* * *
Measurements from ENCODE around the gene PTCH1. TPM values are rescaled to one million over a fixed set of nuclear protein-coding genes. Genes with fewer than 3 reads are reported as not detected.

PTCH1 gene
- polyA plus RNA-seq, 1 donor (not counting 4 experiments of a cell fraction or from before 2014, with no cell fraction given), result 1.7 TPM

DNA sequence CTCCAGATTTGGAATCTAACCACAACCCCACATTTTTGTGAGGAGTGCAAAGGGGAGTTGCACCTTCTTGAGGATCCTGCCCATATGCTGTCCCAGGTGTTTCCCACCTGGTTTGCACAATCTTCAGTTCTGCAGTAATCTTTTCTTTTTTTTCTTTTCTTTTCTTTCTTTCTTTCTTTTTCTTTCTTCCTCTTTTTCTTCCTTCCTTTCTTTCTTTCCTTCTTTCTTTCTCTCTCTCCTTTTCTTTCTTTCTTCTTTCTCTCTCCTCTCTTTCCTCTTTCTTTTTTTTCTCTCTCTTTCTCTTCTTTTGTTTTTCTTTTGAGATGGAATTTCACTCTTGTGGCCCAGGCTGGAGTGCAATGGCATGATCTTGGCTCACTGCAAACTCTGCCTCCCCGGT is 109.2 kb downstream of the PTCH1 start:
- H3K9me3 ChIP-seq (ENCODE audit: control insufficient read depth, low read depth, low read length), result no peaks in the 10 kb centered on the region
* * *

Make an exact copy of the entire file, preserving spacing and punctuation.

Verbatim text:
Measurements from ENCODE around the gene PTCH1. TPM values are rescaled to one million over a fixed set of nuclear protein-coding genes. Genes with fewer than 3 reads are reported as not detected.

PTCH1 gene
- polyA plus RNA-seq, 1 donor (not counting 4 experiments of a cell fraction or from before 2014, with no cell fraction given), result 1.7 TPM

DNA sequence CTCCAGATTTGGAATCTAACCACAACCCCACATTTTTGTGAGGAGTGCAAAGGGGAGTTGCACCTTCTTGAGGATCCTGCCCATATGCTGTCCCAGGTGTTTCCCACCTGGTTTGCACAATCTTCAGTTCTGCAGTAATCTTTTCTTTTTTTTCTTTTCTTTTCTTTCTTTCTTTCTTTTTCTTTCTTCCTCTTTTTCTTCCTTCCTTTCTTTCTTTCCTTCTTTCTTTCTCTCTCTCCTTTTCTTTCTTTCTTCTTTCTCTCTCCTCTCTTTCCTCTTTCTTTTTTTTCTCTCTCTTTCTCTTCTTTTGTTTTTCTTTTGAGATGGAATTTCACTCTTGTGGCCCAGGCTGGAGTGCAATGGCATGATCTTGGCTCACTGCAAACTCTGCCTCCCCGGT is 109.2 kb downstream of the PTCH1 start:
- H3K9me3 ChIP-seq (ENCODE audit: control insufficient read depth, low read depth, low read length), result no peaks in the 10 kb centered on the region